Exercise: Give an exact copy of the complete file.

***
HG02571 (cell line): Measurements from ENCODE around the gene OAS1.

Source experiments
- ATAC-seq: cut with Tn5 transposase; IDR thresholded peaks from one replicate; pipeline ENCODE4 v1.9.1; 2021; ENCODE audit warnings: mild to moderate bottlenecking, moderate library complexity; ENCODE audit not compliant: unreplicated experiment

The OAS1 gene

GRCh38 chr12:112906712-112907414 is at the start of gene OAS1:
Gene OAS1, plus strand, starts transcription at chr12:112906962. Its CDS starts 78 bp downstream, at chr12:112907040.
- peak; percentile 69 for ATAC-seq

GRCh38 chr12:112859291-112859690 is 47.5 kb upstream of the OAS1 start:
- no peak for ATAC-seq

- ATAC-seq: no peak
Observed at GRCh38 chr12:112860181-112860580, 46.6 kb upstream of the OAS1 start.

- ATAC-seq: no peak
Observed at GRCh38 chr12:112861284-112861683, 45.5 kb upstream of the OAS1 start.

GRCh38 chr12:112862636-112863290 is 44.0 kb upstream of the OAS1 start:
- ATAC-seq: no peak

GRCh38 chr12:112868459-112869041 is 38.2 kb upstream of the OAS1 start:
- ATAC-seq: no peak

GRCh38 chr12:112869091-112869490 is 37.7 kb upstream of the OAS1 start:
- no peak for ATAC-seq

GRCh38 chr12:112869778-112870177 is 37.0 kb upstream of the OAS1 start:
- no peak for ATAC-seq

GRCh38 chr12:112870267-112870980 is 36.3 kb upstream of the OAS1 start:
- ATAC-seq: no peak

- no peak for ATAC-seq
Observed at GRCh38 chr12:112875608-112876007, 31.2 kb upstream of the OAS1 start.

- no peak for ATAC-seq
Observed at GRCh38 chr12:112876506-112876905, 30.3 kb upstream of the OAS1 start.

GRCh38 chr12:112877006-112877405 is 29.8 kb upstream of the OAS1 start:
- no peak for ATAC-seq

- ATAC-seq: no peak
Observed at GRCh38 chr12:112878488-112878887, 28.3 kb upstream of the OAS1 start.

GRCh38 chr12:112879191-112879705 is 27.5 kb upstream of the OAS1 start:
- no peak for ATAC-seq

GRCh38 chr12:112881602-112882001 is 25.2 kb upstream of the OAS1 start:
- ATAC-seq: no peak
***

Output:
HG02571 (cell line): Measurements from ENCODE around the gene OAS1.

Source experiments
- ATAC-seq: cut with Tn5 transposase; IDR thresholded peaks from one replicate; pipeline ENCODE4 v1.9.1; 2021; ENCODE audit warnings: mild to moderate bottlenecking, moderate library complexity; ENCODE audit not compliant: unreplicated experiment

The OAS1 gene

GRCh38 chr12:112906712-112907414 is at the start of gene OAS1:
Gene OAS1, plus strand, starts transcription at chr12:112906962. Its CDS starts 78 bp downstream, at chr12:112907040.
- peak; percentile 69 for ATAC-seq

GRCh38 chr12:112859291-112859690 is 47.5 kb upstream of the OAS1 start:
- no peak for ATAC-seq

- ATAC-seq: no peak
Observed at GRCh38 chr12:112860181-112860580, 46.6 kb upstream of the OAS1 start.

- ATAC-seq: no peak
Observed at GRCh38 chr12:112861284-112861683, 45.5 kb upstream of the OAS1 start.

GRCh38 chr12:112862636-112863290 is 44.0 kb upstream of the OAS1 start:
- ATAC-seq: no peak

GRCh38 chr12:112868459-112869041 is 38.2 kb upstream of the OAS1 start:
- ATAC-seq: no peak

GRCh38 chr12:112869091-112869490 is 37.7 kb upstream of the OAS1 start:
- no peak for ATAC-seq

GRCh38 chr12:112869778-112870177 is 37.0 kb upstream of the OAS1 start:
- no peak for ATAC-seq

GRCh38 chr12:112870267-112870980 is 36.3 kb upstream of the OAS1 start:
- ATAC-seq: no peak

- no peak for ATAC-seq
Observed at GRCh38 chr12:112875608-112876007, 31.2 kb upstream of the OAS1 start.

- no peak for ATAC-seq
Observed at GRCh38 chr12:112876506-112876905, 30.3 kb upstream of the OAS1 start.

GRCh38 chr12:112877006-112877405 is 29.8 kb upstream of the OAS1 start:
- no peak for ATAC-seq

- ATAC-seq: no peak
Observed at GRCh38 chr12:112878488-112878887, 28.3 kb upstream of the OAS1 start.

GRCh38 chr12:112879191-112879705 is 27.5 kb upstream of the OAS1 start:
- no peak for ATAC-seq

GRCh38 chr12:112881602-112882001 is 25.2 kb upstream of the OAS1 start:
- ATAC-seq: no peak